The 458 has excellent handling. The best part of the experience, by a long shot, was the steering, better even than the acceleration and throttle response. The steering input is razor-sharp and the wheel action is quick, while the tires grip like glue. Apexes were kissed like I’d never kissed them before in the Ferrari. Unlike the Lamborghini, where I was diving for the apexes and aiming for them, in the Ferrari I felt very confident, as if I had no issue hitting an apex, until I made too sudden a steering input and the co-driver in the passenger’s seat had to grab the wheel and correct the wayward motion. All that said, I always felt directly in control and never felt like the Ferrari would be a disaster. If that happened in the Mercedes SLS I’d driven earlier that morning, I would have put a rabbi on speed-dial to administer last rites. The only downside was the rear visibility, which is spotty at best–but in a car like this, I’m not going to care.
The Bottom Line:
The 458 Italia is a lot of supercar for a lot of money. The base price right now for one is a bit over $230K, while the options list will quickly push the entry price through the stratosphere. My car, with its extra-cost wheels, Daytona-style seats, carbon ceramic brakes, and carbon fiber accents everywhere, likely had a sticker price close to what my parents paid for the house I grew up in ($330,000). Yet, for that sort of money, the 458 offers a fantastic driving experience in a quality product. The technology that Ferrari put into their mid-engined supercar, which isn’t even the flagship model, is astoundingly good. The vehicle control system in this car, controlled by the quintessential manettino switch on the steering wheel, is a trademark that other brands aspire to, but few can match as consistently.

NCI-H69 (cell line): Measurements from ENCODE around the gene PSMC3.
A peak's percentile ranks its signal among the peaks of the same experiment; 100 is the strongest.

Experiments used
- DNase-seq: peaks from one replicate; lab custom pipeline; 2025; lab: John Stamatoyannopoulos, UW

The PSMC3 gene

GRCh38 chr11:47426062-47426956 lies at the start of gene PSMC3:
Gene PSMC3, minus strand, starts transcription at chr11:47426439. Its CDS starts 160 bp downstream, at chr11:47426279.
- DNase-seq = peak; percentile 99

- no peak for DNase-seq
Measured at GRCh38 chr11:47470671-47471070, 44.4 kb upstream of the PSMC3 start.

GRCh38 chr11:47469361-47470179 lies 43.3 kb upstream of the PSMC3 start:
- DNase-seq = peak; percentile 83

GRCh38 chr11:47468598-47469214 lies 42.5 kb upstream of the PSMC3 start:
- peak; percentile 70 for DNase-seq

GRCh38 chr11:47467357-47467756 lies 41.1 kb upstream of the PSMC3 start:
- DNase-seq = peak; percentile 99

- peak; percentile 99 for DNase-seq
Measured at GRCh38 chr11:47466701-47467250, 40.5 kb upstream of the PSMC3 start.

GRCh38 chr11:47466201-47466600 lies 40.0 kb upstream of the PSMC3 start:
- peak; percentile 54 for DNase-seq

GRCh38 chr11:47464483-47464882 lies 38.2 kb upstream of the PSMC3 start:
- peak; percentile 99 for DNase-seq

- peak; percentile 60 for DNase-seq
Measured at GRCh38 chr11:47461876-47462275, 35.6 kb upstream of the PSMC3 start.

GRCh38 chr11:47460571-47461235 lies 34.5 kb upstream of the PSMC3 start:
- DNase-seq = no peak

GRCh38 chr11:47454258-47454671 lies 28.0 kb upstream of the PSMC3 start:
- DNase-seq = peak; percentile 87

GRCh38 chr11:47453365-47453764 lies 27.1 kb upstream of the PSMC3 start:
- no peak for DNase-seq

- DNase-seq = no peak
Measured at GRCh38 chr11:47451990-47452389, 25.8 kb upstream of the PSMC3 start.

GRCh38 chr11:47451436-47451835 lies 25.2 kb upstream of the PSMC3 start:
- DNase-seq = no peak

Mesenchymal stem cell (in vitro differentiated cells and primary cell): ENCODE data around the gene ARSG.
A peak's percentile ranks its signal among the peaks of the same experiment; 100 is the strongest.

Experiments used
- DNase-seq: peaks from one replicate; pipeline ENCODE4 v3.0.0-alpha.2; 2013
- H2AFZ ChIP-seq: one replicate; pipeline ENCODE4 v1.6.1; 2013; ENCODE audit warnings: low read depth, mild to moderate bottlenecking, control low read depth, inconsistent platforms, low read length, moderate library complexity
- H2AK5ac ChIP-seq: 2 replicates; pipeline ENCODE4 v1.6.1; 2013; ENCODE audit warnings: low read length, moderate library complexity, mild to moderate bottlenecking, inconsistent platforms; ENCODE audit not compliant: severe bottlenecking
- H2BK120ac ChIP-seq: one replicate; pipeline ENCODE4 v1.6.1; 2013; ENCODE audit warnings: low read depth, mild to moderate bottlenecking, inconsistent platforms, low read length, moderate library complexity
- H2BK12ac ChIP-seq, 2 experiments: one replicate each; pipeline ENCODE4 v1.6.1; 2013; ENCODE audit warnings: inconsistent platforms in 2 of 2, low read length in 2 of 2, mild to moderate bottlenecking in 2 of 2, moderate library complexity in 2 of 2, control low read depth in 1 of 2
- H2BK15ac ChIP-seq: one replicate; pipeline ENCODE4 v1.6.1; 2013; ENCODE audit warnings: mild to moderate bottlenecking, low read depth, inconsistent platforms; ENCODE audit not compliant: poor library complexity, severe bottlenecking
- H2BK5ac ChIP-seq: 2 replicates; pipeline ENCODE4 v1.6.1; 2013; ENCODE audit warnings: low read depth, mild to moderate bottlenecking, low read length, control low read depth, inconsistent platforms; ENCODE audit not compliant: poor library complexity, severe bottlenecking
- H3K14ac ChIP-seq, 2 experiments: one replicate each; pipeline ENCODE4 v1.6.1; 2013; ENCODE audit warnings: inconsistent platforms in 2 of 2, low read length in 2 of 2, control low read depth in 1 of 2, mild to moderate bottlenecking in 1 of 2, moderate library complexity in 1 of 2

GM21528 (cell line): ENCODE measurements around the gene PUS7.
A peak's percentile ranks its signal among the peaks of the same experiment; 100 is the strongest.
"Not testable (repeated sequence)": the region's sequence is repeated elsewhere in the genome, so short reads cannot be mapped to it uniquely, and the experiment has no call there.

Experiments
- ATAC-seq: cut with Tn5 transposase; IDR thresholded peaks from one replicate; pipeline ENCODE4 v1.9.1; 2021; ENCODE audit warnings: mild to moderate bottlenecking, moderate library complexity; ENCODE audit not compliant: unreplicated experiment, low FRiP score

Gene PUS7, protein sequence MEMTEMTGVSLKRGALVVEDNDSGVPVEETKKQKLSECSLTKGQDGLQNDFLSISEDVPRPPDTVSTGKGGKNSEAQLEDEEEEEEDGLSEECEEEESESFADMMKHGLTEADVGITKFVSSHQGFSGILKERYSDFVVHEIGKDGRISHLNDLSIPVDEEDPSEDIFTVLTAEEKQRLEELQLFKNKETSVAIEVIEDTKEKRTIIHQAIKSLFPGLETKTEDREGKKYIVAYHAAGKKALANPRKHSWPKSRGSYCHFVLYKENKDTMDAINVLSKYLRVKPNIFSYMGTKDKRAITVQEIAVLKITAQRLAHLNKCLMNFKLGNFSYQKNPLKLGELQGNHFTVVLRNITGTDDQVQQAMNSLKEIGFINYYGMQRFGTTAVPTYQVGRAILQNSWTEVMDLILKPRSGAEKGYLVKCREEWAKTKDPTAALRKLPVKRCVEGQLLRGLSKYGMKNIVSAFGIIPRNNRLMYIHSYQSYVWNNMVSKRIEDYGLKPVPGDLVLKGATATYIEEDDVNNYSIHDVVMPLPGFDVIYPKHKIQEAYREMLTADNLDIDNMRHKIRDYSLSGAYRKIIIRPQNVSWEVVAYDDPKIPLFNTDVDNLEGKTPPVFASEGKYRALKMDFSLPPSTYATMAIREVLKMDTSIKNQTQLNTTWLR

I knew how much hype surrounded the 458 when it launched while I was attending college and I was eager to get behind the wheel. The car lives up to the hype and then some, and I’m happy for that. It’s a costly piece of machinery but if you’re an enthusiast and love Ferraris, I will not steer anyone away from the Italia. It’s not cliche. It’s classy. It’s not tacky–it’s got the right amount of hot and cold. Do you get what you pay for? In my opinion, even if the car you order ends up being a bespoke model with a $350K price tag, yes.
In conclusion, this car generates the hype but lives up to it. I saved it for last on the day I went to go take these cars out on the track in Las Vegas because I wanted to work up my anticipation and my ability on the track to be able to handle it. This isn’t a car for beginners, but after some learning, this is a genuinely rewarding car to drive and for experts, this car will put out on the track what you put into it. Drive it well, and it flatters. If you’re nervous, leave the traction control on a milder setting and the car will figure out a way to bail you out if necessary. 562 horsepower never looked so nice, either. In the video below, look closely. The first three cars I drove that day (the Aston Martin V8 Vantage, SLS AMG, and Gallardo LP570-4), I had a serious expression on my face, which would occasionally crack a smile. In this particular car, though, I was grinning the entire time. That says a lot.
Final Score: 4+4+4+4= 16.0/16.0
-Albert S. Davis